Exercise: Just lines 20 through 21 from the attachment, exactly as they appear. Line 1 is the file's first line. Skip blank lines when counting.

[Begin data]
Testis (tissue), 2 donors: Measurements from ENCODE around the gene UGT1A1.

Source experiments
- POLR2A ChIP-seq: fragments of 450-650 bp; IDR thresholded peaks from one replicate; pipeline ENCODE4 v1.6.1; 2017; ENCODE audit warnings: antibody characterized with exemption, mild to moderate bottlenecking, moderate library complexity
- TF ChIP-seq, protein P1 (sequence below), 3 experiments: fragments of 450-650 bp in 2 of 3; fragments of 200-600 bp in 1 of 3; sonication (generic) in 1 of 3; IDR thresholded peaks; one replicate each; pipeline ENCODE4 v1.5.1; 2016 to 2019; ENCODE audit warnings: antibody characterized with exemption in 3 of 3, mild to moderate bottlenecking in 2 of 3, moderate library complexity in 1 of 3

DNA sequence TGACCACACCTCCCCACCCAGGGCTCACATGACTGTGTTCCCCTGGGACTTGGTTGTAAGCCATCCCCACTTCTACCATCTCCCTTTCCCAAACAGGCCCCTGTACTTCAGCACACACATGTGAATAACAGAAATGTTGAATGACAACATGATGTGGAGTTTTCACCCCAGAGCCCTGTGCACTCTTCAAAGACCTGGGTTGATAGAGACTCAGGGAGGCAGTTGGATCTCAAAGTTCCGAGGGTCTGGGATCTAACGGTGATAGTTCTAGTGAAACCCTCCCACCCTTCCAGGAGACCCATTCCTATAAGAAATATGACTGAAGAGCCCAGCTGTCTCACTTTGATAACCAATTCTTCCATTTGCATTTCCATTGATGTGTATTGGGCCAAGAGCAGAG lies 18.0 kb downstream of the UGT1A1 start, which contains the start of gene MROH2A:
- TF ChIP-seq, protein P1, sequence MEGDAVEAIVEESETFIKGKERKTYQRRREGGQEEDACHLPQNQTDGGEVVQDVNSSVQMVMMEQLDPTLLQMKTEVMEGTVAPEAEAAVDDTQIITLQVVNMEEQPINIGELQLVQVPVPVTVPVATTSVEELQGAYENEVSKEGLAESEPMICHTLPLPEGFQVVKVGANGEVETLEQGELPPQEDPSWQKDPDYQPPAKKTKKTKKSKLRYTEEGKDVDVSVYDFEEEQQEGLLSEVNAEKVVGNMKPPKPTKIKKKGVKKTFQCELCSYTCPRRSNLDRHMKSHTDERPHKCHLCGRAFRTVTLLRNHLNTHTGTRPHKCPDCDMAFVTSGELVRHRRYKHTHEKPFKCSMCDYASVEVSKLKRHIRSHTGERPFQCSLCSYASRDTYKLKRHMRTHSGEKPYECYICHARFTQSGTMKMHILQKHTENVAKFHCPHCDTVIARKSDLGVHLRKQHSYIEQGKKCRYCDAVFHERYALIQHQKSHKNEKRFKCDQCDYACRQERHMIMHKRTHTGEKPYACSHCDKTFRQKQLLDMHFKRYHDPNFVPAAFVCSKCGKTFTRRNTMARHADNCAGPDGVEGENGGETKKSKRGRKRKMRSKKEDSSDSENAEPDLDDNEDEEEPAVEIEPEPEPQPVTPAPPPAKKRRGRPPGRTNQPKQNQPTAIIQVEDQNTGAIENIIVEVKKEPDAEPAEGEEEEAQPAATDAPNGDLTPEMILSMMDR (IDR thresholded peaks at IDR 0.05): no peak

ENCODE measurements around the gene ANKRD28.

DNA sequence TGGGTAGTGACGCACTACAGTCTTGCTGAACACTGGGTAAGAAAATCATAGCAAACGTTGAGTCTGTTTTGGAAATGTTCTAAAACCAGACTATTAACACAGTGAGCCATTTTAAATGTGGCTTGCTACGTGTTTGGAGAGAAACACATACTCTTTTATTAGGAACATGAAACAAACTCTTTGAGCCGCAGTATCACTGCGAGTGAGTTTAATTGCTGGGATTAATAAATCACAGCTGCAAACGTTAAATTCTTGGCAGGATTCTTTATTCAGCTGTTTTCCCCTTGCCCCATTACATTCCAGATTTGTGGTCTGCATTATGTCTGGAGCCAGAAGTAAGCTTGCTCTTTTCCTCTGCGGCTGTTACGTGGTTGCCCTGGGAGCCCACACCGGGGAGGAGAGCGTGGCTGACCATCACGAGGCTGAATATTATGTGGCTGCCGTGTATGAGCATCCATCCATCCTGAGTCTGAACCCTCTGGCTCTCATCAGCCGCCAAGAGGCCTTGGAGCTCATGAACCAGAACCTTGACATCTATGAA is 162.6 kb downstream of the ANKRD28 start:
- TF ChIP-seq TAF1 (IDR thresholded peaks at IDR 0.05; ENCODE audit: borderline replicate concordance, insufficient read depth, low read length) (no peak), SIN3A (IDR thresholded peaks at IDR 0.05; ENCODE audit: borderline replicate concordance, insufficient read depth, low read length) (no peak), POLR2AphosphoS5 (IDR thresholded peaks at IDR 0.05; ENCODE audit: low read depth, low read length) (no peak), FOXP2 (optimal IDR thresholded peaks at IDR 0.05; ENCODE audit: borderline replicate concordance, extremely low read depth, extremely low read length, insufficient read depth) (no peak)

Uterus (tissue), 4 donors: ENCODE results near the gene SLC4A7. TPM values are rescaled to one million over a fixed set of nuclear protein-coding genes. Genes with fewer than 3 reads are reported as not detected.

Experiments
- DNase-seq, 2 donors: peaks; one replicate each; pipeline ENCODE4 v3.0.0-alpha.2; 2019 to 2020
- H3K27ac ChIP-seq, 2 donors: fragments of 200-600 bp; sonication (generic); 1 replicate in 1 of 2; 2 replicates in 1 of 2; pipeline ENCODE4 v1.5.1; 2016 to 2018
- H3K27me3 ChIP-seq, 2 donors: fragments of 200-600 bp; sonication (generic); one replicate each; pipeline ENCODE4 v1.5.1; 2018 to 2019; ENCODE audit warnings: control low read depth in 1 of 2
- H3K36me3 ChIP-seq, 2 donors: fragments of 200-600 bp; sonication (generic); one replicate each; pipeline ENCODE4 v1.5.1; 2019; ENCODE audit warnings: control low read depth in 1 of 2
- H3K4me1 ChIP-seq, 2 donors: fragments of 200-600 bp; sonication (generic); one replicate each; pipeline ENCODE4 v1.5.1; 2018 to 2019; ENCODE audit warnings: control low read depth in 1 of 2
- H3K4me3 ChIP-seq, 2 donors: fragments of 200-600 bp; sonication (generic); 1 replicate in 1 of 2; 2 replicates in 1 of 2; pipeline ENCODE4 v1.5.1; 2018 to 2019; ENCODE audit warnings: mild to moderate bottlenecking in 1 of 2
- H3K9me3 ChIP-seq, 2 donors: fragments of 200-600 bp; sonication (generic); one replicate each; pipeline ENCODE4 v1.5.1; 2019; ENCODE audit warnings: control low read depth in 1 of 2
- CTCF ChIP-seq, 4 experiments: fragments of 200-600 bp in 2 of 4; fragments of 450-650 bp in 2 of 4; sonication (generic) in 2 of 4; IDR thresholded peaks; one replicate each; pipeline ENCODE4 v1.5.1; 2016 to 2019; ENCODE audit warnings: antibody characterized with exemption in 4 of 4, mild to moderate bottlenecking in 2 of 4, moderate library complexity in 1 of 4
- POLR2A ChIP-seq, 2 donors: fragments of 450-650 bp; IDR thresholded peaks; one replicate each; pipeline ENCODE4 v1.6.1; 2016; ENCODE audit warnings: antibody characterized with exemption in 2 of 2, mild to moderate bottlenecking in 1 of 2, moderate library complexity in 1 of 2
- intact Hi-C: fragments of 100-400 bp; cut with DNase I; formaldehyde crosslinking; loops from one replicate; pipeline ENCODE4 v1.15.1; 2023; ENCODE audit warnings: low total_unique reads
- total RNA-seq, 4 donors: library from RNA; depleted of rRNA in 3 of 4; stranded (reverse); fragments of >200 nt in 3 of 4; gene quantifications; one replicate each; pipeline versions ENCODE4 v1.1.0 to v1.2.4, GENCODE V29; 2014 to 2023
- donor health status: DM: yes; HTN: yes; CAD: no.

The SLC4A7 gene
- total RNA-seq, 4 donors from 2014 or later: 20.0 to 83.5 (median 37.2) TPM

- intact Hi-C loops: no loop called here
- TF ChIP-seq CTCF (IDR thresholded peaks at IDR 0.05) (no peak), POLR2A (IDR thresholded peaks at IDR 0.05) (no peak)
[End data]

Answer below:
- POLR2A ChIP-seq, 2 donors: fragments of 450-650 bp; IDR thresholded peaks; one replicate each; pipeline ENCODE4 v1.6.1; 2016; ENCODE audit warnings: antibody characterized with exemption in 2 of 2, mild to moderate bottlenecking in 1 of 2, moderate library complexity in 1 of 2
- intact Hi-C: fragments of 100-400 bp; cut with DNase I; formaldehyde crosslinking; loops from one replicate; pipeline ENCODE4 v1.15.1; 2023; ENCODE audit warnings: low total_unique reads